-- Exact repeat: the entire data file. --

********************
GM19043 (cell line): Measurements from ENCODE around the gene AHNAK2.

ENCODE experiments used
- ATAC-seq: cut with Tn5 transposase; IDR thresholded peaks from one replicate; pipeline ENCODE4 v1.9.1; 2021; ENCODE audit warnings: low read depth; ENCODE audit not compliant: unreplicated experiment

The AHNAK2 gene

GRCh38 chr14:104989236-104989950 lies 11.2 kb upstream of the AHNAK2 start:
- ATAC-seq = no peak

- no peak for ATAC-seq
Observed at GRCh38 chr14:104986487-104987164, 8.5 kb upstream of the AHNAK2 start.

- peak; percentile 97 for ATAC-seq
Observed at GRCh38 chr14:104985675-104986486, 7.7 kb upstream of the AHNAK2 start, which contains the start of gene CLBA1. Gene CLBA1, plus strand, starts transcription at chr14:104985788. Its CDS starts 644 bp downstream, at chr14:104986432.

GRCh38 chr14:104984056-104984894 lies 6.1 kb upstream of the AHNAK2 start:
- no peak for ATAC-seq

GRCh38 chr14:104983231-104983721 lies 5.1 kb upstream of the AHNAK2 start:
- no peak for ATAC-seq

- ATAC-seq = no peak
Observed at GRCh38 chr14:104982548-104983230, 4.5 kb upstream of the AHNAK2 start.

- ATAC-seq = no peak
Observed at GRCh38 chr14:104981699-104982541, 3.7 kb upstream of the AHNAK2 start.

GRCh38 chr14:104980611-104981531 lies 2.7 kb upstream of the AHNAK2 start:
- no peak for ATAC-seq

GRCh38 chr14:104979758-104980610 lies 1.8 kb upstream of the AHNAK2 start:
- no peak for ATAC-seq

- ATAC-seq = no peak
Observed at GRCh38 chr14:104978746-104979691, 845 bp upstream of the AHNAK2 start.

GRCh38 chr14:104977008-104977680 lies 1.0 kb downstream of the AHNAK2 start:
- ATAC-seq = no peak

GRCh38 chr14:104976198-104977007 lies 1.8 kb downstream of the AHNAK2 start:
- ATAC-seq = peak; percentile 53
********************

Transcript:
GM19043 (cell line): Measurements from ENCODE around the gene AHNAK2.

ENCODE experiments used
- ATAC-seq: cut with Tn5 transposase; IDR thresholded peaks from one replicate; pipeline ENCODE4 v1.9.1; 2021; ENCODE audit warnings: low read depth; ENCODE audit not compliant: unreplicated experiment

The AHNAK2 gene

GRCh38 chr14:104989236-104989950 lies 11.2 kb upstream of the AHNAK2 start:
- ATAC-seq = no peak

- no peak for ATAC-seq
Observed at GRCh38 chr14:104986487-104987164, 8.5 kb upstream of the AHNAK2 start.

- peak; percentile 97 for ATAC-seq
Observed at GRCh38 chr14:104985675-104986486, 7.7 kb upstream of the AHNAK2 start, which contains the start of gene CLBA1. Gene CLBA1, plus strand, starts transcription at chr14:104985788. Its CDS starts 644 bp downstream, at chr14:104986432.

GRCh38 chr14:104984056-104984894 lies 6.1 kb upstream of the AHNAK2 start:
- no peak for ATAC-seq

GRCh38 chr14:104983231-104983721 lies 5.1 kb upstream of the AHNAK2 start:
- no peak for ATAC-seq

- ATAC-seq = no peak
Observed at GRCh38 chr14:104982548-104983230, 4.5 kb upstream of the AHNAK2 start.

- ATAC-seq = no peak
Observed at GRCh38 chr14:104981699-104982541, 3.7 kb upstream of the AHNAK2 start.

GRCh38 chr14:104980611-104981531 lies 2.7 kb upstream of the AHNAK2 start:
- no peak for ATAC-seq

GRCh38 chr14:104979758-104980610 lies 1.8 kb upstream of the AHNAK2 start:
- no peak for ATAC-seq

- ATAC-seq = no peak
Observed at GRCh38 chr14:104978746-104979691, 845 bp upstream of the AHNAK2 start.

GRCh38 chr14:104977008-104977680 lies 1.0 kb downstream of the AHNAK2 start:
- ATAC-seq = no peak

GRCh38 chr14:104976198-104977007 lies 1.8 kb downstream of the AHNAK2 start:
- ATAC-seq = peak; percentile 53